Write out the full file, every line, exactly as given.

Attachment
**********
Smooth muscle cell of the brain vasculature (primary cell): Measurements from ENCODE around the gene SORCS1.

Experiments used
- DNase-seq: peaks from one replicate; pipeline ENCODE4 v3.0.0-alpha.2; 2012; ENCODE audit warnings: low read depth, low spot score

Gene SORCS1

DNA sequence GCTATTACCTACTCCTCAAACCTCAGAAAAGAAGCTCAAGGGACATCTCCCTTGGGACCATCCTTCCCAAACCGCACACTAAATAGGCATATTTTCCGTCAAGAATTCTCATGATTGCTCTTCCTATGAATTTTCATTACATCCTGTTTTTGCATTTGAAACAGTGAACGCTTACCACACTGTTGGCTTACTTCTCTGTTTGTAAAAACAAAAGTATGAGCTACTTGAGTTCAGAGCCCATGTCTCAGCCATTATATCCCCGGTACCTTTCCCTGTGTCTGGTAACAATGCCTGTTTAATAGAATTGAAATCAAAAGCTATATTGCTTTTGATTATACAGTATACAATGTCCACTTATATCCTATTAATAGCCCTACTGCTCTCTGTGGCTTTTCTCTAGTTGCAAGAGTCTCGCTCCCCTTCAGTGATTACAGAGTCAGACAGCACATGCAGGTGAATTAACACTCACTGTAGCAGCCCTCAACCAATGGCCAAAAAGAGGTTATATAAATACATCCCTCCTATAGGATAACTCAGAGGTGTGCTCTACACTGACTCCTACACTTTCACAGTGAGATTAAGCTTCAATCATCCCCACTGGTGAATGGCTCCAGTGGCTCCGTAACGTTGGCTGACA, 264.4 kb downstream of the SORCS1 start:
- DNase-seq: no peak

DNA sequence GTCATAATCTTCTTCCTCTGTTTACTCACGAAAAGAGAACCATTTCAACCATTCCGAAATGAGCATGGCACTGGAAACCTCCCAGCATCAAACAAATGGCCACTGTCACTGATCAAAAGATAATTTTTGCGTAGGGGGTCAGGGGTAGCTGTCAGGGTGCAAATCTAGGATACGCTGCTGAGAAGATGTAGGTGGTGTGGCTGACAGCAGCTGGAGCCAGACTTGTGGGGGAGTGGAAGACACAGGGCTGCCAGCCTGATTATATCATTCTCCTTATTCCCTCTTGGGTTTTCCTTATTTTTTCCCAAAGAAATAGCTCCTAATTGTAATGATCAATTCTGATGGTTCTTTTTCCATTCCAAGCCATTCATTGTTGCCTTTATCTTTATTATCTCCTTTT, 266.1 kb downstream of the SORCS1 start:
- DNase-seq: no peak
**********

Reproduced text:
Smooth muscle cell of the brain vasculature (primary cell): Measurements from ENCODE around the gene SORCS1.

Experiments used
- DNase-seq: peaks from one replicate; pipeline ENCODE4 v3.0.0-alpha.2; 2012; ENCODE audit warnings: low read depth, low spot score

Gene SORCS1

DNA sequence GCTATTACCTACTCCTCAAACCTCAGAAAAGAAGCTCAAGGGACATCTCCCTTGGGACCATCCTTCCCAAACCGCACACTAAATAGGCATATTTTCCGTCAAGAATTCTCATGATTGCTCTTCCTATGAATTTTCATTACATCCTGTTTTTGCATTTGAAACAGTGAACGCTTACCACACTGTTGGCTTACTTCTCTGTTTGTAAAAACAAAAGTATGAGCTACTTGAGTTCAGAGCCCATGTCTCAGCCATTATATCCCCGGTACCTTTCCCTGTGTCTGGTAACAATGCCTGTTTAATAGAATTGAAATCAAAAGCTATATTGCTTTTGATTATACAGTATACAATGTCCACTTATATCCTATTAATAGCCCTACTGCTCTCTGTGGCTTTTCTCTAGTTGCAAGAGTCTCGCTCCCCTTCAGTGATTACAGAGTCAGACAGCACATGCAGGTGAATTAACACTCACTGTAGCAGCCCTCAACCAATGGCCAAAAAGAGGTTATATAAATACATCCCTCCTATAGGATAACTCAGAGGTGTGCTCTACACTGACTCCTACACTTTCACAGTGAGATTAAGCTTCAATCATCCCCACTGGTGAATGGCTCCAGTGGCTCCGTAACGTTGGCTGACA, 264.4 kb downstream of the SORCS1 start:
- DNase-seq: no peak

DNA sequence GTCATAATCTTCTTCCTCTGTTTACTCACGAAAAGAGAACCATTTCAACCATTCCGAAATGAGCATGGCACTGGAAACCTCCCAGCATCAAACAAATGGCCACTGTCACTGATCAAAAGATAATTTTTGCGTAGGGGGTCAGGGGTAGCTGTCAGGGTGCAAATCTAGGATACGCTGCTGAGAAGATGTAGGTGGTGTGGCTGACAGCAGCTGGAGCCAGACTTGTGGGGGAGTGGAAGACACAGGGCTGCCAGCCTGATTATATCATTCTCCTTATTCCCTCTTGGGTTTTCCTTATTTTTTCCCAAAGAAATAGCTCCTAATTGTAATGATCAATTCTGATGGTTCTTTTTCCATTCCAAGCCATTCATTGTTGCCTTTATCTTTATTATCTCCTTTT, 266.1 kb downstream of the SORCS1 start:
- DNase-seq: no peak